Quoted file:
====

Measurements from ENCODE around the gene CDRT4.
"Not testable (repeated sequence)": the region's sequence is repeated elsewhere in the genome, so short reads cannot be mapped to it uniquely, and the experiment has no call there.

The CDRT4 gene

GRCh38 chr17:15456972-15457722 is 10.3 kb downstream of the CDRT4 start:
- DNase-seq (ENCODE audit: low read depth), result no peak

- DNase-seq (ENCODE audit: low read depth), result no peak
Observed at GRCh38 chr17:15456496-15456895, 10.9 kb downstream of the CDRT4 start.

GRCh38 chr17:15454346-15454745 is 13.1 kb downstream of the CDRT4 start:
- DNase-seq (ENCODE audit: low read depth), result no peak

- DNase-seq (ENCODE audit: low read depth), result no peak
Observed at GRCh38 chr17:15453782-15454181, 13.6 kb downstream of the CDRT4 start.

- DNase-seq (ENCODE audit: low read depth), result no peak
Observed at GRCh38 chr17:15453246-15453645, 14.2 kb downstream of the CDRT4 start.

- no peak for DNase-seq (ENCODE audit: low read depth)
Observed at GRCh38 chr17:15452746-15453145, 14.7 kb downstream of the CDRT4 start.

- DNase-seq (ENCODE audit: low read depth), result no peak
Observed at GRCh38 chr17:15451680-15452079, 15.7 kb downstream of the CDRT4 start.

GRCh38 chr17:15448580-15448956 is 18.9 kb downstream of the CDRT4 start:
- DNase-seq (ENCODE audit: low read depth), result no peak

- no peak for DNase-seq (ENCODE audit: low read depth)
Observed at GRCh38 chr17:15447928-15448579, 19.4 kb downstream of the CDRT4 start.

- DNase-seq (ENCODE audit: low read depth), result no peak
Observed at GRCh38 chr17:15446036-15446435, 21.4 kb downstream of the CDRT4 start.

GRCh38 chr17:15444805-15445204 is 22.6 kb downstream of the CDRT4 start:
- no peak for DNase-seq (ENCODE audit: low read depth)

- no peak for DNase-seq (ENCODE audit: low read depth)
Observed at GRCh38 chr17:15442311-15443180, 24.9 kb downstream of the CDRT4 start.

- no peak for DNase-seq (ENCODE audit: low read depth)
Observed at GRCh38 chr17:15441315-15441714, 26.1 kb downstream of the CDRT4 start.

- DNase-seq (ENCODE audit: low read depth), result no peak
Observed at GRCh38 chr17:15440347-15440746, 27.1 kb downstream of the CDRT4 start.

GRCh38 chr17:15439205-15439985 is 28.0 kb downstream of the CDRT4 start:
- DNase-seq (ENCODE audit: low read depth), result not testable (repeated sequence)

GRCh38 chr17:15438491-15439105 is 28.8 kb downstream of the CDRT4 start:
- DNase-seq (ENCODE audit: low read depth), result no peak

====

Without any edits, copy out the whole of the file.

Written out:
Measurements from ENCODE around the gene CDRT4.
"Not testable (repeated sequence)": the region's sequence is repeated elsewhere in the genome, so short reads cannot be mapped to it uniquely, and the experiment has no call there.

The CDRT4 gene

GRCh38 chr17:15456972-15457722 is 10.3 kb downstream of the CDRT4 start:
- DNase-seq (ENCODE audit: low read depth), result no peak

- DNase-seq (ENCODE audit: low read depth), result no peak
Observed at GRCh38 chr17:15456496-15456895, 10.9 kb downstream of the CDRT4 start.

GRCh38 chr17:15454346-15454745 is 13.1 kb downstream of the CDRT4 start:
- DNase-seq (ENCODE audit: low read depth), result no peak

- DNase-seq (ENCODE audit: low read depth), result no peak
Observed at GRCh38 chr17:15453782-15454181, 13.6 kb downstream of the CDRT4 start.

- DNase-seq (ENCODE audit: low read depth), result no peak
Observed at GRCh38 chr17:15453246-15453645, 14.2 kb downstream of the CDRT4 start.

- no peak for DNase-seq (ENCODE audit: low read depth)
Observed at GRCh38 chr17:15452746-15453145, 14.7 kb downstream of the CDRT4 start.

- DNase-seq (ENCODE audit: low read depth), result no peak
Observed at GRCh38 chr17:15451680-15452079, 15.7 kb downstream of the CDRT4 start.

GRCh38 chr17:15448580-15448956 is 18.9 kb downstream of the CDRT4 start:
- DNase-seq (ENCODE audit: low read depth), result no peak

- no peak for DNase-seq (ENCODE audit: low read depth)
Observed at GRCh38 chr17:15447928-15448579, 19.4 kb downstream of the CDRT4 start.

- DNase-seq (ENCODE audit: low read depth), result no peak
Observed at GRCh38 chr17:15446036-15446435, 21.4 kb downstream of the CDRT4 start.

GRCh38 chr17:15444805-15445204 is 22.6 kb downstream of the CDRT4 start:
- no peak for DNase-seq (ENCODE audit: low read depth)

- no peak for DNase-seq (ENCODE audit: low read depth)
Observed at GRCh38 chr17:15442311-15443180, 24.9 kb downstream of the CDRT4 start.

- no peak for DNase-seq (ENCODE audit: low read depth)
Observed at GRCh38 chr17:15441315-15441714, 26.1 kb downstream of the CDRT4 start.

- DNase-seq (ENCODE audit: low read depth), result no peak
Observed at GRCh38 chr17:15440347-15440746, 27.1 kb downstream of the CDRT4 start.

GRCh38 chr17:15439205-15439985 is 28.0 kb downstream of the CDRT4 start:
- DNase-seq (ENCODE audit: low read depth), result not testable (repeated sequence)

GRCh38 chr17:15438491-15439105 is 28.8 kb downstream of the CDRT4 start:
- DNase-seq (ENCODE audit: low read depth), result no peak